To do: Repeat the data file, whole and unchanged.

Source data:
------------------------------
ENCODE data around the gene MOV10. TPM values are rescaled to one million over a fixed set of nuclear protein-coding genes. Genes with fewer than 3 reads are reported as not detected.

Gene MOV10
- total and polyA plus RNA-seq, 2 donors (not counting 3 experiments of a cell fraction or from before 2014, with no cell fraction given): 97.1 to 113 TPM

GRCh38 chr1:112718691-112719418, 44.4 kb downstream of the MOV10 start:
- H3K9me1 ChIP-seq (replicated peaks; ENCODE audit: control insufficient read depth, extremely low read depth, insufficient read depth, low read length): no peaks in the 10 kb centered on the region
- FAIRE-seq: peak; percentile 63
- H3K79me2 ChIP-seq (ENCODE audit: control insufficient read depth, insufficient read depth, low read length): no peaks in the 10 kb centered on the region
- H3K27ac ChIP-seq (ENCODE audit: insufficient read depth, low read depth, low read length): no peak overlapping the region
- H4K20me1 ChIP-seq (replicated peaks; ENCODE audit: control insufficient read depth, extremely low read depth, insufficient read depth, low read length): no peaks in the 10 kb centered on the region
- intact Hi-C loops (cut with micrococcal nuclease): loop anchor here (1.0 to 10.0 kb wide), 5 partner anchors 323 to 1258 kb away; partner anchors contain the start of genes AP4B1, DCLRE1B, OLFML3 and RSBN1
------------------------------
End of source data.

ENCODE data around the gene MOV10. TPM values are rescaled to one million over a fixed set of nuclear protein-coding genes. Genes with fewer than 3 reads are reported as not detected.

Gene MOV10
- total and polyA plus RNA-seq, 2 donors (not counting 3 experiments of a cell fraction or from before 2014, with no cell fraction given): 97.1 to 113 TPM

GRCh38 chr1:112718691-112719418, 44.4 kb downstream of the MOV10 start:
- H3K9me1 ChIP-seq (replicated peaks; ENCODE audit: control insufficient read depth, extremely low read depth, insufficient read depth, low read length): no peaks in the 10 kb centered on the region
- FAIRE-seq: peak; percentile 63
- H3K79me2 ChIP-seq (ENCODE audit: control insufficient read depth, insufficient read depth, low read length): no peaks in the 10 kb centered on the region
- H3K27ac ChIP-seq (ENCODE audit: insufficient read depth, low read depth, low read length): no peak overlapping the region
- H4K20me1 ChIP-seq (replicated peaks; ENCODE audit: control insufficient read depth, extremely low read depth, insufficient read depth, low read length): no peaks in the 10 kb centered on the region
- intact Hi-C loops (cut with micrococcal nuclease): loop anchor here (1.0 to 10.0 kb wide), 5 partner anchors 323 to 1258 kb away; partner anchors contain the start of genes AP4B1, DCLRE1B, OLFML3 and RSBN1